As his overall lead in the Tour de France slipped away on the Col de la Madeleine this afternoon, even Cadel Evans’ BMC Racing team-mates were unaware that the world champion was in agony with a fractured left elbow sustained in a crash early on in Sunday’s Stage 8 of the race, it has been revealed.
Evans had been involved in the same crash shortly after the start of the stage that involved Lance Armstrong as well as Team Sky's Simon Gerrans, which left the latter, who completed the stage but abandoned the Tour yesterday, with a fractured arm.
Team President Jim Ochowicz disclosed the Australian rider’s injury this evening on the BMC Racing website, saying “ We decided not to tell anybody about it and try and fake it through the race. We didn't want to let our competitors know and have them attacking him during the race on the early climbs. We weren't sure what the outcome was going to be.”
Evans, whom Ochowicz said does not have full mobility in his elbow was dropped when the group including the main general classification riders was still 8km from the summit of the Madeleine, the day’s final and most unforgiving climb, and almost instantaneously, Andy Schleck, second overall, and defending champion Alberto Contador, went off the front of the bunch.
“At the end, the injury just overwhelmed him," explained Ochowicz.
Evans, who had ridden the stage with his elbow heavily strapped and was visibly ashen-faced as he struggled up the rest of the climb, admitted that Sunday’s crash had taken its toll.
“I wasn't at the same level as I was on Stage 8," he explained. "I had a big crash at the start of that day and I'm really paying for the consequences from that. I suffer on my bike every day but I do it with pleasure. The guys and the team have supported me and believed in me in this whole project. I'm so sorry to have let them all down,” he added.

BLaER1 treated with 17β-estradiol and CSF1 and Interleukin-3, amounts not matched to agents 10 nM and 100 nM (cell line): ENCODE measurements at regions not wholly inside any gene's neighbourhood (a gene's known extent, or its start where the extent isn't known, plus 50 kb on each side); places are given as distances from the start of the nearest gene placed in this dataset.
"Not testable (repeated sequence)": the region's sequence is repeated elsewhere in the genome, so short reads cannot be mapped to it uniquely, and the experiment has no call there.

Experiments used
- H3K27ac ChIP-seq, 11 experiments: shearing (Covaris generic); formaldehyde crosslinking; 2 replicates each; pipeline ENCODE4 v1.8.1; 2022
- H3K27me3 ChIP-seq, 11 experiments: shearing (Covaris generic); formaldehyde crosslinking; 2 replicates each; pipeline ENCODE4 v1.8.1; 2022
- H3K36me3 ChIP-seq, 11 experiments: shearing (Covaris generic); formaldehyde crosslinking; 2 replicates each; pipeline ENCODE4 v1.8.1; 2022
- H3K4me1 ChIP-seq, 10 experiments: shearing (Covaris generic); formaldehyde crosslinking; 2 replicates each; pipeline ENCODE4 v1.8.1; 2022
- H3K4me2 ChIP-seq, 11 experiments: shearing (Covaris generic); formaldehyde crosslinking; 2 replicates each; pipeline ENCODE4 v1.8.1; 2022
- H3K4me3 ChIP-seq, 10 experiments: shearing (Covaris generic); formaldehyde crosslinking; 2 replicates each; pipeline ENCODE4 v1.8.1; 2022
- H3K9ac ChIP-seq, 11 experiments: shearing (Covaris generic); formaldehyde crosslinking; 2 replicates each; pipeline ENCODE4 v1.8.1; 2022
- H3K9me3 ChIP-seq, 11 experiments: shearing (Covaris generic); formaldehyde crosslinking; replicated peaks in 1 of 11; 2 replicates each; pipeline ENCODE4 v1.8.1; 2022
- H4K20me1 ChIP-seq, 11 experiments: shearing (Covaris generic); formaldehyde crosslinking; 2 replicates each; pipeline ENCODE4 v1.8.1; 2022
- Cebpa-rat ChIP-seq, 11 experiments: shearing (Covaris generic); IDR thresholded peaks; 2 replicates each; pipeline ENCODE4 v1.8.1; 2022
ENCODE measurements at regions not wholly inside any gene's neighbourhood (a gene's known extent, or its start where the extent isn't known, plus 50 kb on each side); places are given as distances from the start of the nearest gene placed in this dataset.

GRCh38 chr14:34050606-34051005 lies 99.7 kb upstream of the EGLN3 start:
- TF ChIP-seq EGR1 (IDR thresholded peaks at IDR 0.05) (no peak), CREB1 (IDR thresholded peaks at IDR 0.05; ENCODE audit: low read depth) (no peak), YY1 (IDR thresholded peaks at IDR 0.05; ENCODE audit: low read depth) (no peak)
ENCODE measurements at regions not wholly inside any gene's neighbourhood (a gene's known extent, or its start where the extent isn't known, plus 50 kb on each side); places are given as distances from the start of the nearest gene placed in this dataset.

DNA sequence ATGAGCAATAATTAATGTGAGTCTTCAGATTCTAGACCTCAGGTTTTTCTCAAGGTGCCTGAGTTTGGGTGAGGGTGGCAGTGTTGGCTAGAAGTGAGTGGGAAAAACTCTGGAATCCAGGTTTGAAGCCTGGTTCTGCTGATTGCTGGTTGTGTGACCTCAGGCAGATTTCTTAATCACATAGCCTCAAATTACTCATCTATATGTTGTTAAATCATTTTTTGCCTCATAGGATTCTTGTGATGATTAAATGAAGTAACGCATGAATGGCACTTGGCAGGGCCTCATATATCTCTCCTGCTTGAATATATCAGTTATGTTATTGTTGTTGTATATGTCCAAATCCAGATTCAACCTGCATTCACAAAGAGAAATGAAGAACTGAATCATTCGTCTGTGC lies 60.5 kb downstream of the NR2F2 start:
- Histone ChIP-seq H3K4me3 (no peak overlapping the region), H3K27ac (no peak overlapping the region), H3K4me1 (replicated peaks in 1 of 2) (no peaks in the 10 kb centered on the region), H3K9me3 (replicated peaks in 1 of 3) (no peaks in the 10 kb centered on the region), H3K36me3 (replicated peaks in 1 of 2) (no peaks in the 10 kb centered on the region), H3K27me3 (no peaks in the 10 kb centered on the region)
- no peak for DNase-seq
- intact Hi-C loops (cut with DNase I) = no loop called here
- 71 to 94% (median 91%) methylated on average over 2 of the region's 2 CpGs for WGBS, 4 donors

However, the 33-year-old, who not only surrendered the maillot jaune today but also, in all probability, any chance of a podium place as he slid to 18th overall, 7 minutes 47 seconds behind new race leader Andy Schleck, plans to continue in the race.
BMC Racing’s team physician Dr Max Testa revealed that the world champion’s fracture had been confirmed by x-ray in Morzine, stating, “It's a stable fracture – small – but very painful."
Dr Testa added: "Cadel is a super tough guy so he managed very well. He did as much as any human could do."
Evans certainly wasn’t the only rider suffering out there today as the 97th edition of the race continued to prove to be as brutal for the riders as it has been exciting for the fans.
Away from the scrutiny of the TV cameras, David Millar of Garmin-Transitions pulled out one of the rides of his life to finish inside the time limit as the full effects of illness and injury that he has been fighting for the past week since Stage 2 finally caught up with the Scot.
“Today represents a brand new entry into my top five worst-ever days on a bike,” said Millar. “I spent 180 kilometers by myself convinced I was going to abandon or be eliminated.”
“I crashed three times on Stage 2, and the third time I flipped over the handlebars and knew I’d really hurt myself,” he continued. “Ever since I’ve been battling injuries from that crash, plus a fever and stomach bug, and just basically hanging on for dear life,” Millar explained.